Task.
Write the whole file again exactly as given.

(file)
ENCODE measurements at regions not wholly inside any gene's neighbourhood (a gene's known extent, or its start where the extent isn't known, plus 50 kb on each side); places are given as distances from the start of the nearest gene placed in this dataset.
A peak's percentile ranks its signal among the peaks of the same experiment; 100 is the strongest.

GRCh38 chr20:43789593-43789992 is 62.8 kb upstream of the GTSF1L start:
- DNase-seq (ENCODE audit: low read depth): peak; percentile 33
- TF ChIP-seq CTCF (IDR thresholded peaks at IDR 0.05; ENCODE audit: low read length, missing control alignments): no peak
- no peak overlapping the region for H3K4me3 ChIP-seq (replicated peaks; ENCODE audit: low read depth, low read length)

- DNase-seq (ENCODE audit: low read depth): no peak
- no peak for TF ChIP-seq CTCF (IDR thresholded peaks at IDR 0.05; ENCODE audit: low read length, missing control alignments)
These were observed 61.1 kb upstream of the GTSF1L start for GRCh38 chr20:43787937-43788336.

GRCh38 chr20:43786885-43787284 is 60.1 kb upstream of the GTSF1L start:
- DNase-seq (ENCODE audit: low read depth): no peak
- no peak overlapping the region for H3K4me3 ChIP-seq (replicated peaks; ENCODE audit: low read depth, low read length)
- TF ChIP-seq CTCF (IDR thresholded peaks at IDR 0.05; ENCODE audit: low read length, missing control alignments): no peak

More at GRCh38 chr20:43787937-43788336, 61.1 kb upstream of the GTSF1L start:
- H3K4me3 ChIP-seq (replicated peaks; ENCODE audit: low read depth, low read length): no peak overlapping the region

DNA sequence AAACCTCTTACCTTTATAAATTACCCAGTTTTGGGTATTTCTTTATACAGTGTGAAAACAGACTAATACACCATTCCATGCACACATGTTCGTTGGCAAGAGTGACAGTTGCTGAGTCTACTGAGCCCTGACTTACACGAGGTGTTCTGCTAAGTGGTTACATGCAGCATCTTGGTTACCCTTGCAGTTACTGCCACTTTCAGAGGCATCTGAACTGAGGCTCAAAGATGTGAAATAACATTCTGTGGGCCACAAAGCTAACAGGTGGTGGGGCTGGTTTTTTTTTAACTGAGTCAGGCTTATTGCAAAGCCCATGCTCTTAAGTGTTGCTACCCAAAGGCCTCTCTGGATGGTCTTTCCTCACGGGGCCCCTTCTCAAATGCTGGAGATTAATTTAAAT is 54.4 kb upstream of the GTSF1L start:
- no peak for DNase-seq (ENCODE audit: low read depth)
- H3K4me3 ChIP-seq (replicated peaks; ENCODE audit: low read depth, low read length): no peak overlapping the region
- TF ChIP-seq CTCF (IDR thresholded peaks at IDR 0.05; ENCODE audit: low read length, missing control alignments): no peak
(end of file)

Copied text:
ENCODE measurements at regions not wholly inside any gene's neighbourhood (a gene's known extent, or its start where the extent isn't known, plus 50 kb on each side); places are given as distances from the start of the nearest gene placed in this dataset.
A peak's percentile ranks its signal among the peaks of the same experiment; 100 is the strongest.

GRCh38 chr20:43789593-43789992 is 62.8 kb upstream of the GTSF1L start:
- DNase-seq (ENCODE audit: low read depth): peak; percentile 33
- TF ChIP-seq CTCF (IDR thresholded peaks at IDR 0.05; ENCODE audit: low read length, missing control alignments): no peak
- no peak overlapping the region for H3K4me3 ChIP-seq (replicated peaks; ENCODE audit: low read depth, low read length)

- DNase-seq (ENCODE audit: low read depth): no peak
- no peak for TF ChIP-seq CTCF (IDR thresholded peaks at IDR 0.05; ENCODE audit: low read length, missing control alignments)
These were observed 61.1 kb upstream of the GTSF1L start for GRCh38 chr20:43787937-43788336.

GRCh38 chr20:43786885-43787284 is 60.1 kb upstream of the GTSF1L start:
- DNase-seq (ENCODE audit: low read depth): no peak
- no peak overlapping the region for H3K4me3 ChIP-seq (replicated peaks; ENCODE audit: low read depth, low read length)
- TF ChIP-seq CTCF (IDR thresholded peaks at IDR 0.05; ENCODE audit: low read length, missing control alignments): no peak

More at GRCh38 chr20:43787937-43788336, 61.1 kb upstream of the GTSF1L start:
- H3K4me3 ChIP-seq (replicated peaks; ENCODE audit: low read depth, low read length): no peak overlapping the region

DNA sequence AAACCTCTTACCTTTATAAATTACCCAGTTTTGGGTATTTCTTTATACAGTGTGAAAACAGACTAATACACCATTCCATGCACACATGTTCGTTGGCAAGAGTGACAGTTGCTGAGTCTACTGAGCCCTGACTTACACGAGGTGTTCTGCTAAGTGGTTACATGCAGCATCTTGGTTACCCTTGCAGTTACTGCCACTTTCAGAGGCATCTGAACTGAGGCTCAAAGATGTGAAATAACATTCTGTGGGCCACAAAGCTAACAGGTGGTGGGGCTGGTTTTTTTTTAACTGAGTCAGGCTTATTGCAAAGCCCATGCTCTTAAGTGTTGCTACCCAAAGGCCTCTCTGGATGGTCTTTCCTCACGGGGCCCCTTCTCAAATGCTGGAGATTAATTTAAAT is 54.4 kb upstream of the GTSF1L start:
- no peak for DNase-seq (ENCODE audit: low read depth)
- H3K4me3 ChIP-seq (replicated peaks; ENCODE audit: low read depth, low read length): no peak overlapping the region
- TF ChIP-seq CTCF (IDR thresholded peaks at IDR 0.05; ENCODE audit: low read length, missing control alignments): no peak